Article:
Eleven Notre Dame graduate students—including four from the University’s College of Arts and Letters—have been awarded graduate research fellowships from the National Science Foundation (NSF) for the 2014-15 academic year.
The NSF Graduate Research Fellowship Program recognizes and supports outstanding students in science, technology, engineering, mathematics, and social science disciplines who are pursuing research-based degrees. The award provides a stipend, tuition support, and research funding for three years.
“The NSF Graduate Research Fellowship is one of the most competitive—and prestigious—awards a graduate student can receive,” said Associate Professor Jessica Collett, director of graduate studies in sociology. “Only 32 were awarded in sociology last year. To have three of those in our department is amazing and puts us on par with top programs nationwide.
“This feat is evidence of both the tremendous quality of our students and the support available in our program, from faculty and the Graduate School alike.”
Promoting Equality in Education
Nicole Perez and Katie Condit, both third-year sociology students working in the Center for Research on Educational Opportunity (CREO), have been close friends and colleagues since they came to Notre Dame. The two said they couldn’t believe that after years of preparation, they both won the award. Of the 2,053 fellowship winners nationwide, just 30 were sociologists.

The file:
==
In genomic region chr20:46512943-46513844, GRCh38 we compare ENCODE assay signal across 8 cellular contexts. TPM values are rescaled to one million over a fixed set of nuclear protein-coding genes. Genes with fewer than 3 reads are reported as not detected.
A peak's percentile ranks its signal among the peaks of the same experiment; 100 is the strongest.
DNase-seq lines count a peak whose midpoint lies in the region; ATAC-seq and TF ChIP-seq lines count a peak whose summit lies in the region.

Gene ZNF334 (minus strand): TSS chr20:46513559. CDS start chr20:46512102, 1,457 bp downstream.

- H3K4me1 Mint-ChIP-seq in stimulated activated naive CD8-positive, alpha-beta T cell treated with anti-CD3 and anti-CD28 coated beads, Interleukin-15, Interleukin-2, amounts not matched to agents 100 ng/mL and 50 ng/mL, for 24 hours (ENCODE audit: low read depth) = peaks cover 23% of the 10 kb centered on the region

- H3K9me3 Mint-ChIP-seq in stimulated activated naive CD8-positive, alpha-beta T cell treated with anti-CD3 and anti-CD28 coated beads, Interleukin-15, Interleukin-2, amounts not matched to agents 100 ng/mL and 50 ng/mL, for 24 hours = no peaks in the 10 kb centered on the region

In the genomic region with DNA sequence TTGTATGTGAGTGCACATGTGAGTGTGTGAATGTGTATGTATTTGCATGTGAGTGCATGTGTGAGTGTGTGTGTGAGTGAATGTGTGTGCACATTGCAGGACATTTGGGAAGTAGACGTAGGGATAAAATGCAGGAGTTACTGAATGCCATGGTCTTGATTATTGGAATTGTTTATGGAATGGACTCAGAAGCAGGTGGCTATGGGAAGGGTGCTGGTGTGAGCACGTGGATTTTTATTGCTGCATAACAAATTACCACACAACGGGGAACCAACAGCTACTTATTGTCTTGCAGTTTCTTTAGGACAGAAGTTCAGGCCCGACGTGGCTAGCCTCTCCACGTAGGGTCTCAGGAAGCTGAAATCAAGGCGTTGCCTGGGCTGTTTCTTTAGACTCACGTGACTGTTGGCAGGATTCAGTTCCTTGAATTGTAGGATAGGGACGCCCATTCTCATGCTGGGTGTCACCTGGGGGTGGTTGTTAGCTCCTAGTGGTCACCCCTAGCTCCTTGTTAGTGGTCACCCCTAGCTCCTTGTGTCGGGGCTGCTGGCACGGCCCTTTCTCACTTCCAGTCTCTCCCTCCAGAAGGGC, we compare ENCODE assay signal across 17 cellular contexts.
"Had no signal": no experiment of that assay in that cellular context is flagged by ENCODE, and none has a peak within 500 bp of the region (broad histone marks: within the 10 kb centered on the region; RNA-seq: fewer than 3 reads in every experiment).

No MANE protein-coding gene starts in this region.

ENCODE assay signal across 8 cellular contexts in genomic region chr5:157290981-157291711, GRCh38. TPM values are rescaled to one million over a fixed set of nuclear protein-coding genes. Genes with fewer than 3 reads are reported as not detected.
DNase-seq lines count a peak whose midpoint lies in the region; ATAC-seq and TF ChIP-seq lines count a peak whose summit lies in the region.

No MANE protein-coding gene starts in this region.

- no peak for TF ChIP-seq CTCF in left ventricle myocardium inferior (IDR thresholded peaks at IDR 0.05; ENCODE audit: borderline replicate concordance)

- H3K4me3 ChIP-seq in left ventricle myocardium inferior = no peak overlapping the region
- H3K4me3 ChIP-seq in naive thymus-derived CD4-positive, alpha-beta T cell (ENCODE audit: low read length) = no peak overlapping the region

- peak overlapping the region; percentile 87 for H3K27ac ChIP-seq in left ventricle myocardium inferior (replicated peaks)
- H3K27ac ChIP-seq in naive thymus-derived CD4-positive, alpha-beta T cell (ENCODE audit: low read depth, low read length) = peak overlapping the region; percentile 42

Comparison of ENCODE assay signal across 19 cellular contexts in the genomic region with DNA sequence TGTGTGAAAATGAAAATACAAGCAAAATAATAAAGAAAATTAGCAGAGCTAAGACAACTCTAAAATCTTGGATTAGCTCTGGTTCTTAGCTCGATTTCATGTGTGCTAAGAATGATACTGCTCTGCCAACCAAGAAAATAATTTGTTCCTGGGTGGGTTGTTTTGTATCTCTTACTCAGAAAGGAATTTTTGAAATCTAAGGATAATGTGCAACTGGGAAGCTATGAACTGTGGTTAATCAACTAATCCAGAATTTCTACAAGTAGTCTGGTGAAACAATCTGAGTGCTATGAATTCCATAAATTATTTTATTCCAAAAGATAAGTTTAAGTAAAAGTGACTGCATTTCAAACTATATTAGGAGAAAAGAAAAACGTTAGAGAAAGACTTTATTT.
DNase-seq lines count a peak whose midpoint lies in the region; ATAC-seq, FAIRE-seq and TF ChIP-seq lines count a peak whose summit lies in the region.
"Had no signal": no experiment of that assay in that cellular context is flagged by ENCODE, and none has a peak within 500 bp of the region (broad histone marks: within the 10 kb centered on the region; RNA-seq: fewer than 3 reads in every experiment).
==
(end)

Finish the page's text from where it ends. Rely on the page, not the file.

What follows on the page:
“We commiserated together and waited patiently together,” Perez said. “We always talked about how happy we would be if one of us received the award, but we never talked about the possibility of both of us winning. After we found out, we came to campus and told our advisers together. We were on cloud nine. It was a great experience to go through that with someone.”
Perez’s research focuses on the disparities that Latino students face in education and in expectations. In particular, she is examining the transition from high school to college and how Latino students negotiate their parents’ desires, their own goals, and their peer influences within the high school setting.
“Many Latino students coming from immigrant families know that college is out there, but they don’t really know how to get there,” she said. “We need to make an effort to give them an equal starting point.”
Because she has also received the Joseph L. Gaia Distinguished Fellowship in Latino Studies, Perez has decided to defer her NSF fellowship for one year.
She said she feels incredibly privileged to receive these fellowships, which will provide her with the freedom and flexibility to focus on her work.
Condit’s work within CREO focuses on juvenile delinquency in high school students. Her goal is to determine how classroom organization, programming for students with disabilities, and teacher orientation to students impact delinquency rates.
“Here in South Bend, I work for Reading For Life, a diversion program for first-time offenders,” she said. “I’ve always been interested in helping this at-risk population of students, and ideally, I would like my research to promote ways we can better serve them in schools.”
Condit said CREO was the reason she chose Notre Dame’s graduate program. “There are some great sociology departments that have an education focus, but it is so exciting to be able to work in an entire center with abundant resources dedicated specifically to sociology of education research.”